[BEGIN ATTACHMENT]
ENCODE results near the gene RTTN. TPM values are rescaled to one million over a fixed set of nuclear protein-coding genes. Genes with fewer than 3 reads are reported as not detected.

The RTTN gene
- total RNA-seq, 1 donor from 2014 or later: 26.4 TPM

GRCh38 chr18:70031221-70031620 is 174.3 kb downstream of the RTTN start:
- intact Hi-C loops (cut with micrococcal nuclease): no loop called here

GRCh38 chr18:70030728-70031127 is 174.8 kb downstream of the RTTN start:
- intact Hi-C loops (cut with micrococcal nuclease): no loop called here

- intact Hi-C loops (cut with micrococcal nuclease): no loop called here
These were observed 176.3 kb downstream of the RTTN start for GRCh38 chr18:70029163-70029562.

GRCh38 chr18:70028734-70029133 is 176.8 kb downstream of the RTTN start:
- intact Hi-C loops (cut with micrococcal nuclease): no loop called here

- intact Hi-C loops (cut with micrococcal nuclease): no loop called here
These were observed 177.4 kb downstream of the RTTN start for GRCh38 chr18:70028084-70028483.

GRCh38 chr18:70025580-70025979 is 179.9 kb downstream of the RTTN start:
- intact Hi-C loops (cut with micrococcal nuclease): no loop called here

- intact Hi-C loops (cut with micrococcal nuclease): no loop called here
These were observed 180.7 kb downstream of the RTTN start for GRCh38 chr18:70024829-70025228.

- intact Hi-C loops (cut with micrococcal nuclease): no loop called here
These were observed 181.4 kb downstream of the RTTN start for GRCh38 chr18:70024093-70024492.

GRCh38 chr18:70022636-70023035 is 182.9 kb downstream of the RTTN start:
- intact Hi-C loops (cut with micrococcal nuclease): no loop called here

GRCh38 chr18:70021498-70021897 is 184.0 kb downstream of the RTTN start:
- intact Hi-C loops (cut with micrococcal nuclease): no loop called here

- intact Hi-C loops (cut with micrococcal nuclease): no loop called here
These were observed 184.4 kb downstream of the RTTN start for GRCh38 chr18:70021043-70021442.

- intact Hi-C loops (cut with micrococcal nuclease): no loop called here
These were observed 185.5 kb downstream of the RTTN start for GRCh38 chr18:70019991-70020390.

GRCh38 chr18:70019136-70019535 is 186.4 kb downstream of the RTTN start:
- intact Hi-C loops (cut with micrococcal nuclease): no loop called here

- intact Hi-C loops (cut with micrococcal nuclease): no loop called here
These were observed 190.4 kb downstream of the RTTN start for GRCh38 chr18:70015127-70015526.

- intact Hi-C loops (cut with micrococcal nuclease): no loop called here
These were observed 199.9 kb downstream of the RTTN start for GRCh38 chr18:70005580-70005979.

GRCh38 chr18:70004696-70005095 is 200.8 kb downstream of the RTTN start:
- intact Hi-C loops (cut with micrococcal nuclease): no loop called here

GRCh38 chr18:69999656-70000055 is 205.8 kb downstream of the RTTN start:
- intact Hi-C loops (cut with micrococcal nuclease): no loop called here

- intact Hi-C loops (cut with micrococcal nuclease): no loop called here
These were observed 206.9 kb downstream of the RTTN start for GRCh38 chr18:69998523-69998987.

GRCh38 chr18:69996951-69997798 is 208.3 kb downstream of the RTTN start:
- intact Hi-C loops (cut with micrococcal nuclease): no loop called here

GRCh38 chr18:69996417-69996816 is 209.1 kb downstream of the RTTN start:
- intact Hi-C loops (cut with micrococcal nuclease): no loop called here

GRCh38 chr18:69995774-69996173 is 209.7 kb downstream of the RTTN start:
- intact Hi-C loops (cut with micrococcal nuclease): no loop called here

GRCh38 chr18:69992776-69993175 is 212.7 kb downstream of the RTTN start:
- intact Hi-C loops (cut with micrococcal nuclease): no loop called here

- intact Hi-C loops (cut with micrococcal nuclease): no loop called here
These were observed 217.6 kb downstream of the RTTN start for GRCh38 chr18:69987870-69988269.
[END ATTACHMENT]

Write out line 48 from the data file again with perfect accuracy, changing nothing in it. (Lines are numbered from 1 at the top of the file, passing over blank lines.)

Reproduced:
- intact Hi-C loops (cut with micrococcal nuclease): no loop called here